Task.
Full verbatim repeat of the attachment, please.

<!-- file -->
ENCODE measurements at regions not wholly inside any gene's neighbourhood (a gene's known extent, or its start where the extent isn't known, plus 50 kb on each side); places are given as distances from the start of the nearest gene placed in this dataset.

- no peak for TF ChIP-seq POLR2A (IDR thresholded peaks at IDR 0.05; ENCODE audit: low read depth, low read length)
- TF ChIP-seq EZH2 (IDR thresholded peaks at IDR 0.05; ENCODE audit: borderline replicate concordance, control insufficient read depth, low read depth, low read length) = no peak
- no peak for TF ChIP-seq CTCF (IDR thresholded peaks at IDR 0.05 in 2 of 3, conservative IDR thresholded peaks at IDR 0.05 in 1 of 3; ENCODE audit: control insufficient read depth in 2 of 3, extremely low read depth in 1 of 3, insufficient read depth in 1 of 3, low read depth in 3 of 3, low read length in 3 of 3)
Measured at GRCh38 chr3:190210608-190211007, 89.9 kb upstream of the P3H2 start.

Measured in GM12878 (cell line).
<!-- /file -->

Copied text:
ENCODE measurements at regions not wholly inside any gene's neighbourhood (a gene's known extent, or its start where the extent isn't known, plus 50 kb on each side); places are given as distances from the start of the nearest gene placed in this dataset.

- no peak for TF ChIP-seq POLR2A (IDR thresholded peaks at IDR 0.05; ENCODE audit: low read depth, low read length)
- TF ChIP-seq EZH2 (IDR thresholded peaks at IDR 0.05; ENCODE audit: borderline replicate concordance, control insufficient read depth, low read depth, low read length) = no peak
- no peak for TF ChIP-seq CTCF (IDR thresholded peaks at IDR 0.05 in 2 of 3, conservative IDR thresholded peaks at IDR 0.05 in 1 of 3; ENCODE audit: control insufficient read depth in 2 of 3, extremely low read depth in 1 of 3, insufficient read depth in 1 of 3, low read depth in 3 of 3, low read length in 3 of 3)
Measured at GRCh38 chr3:190210608-190211007, 89.9 kb upstream of the P3H2 start.

Measured in GM12878 (cell line).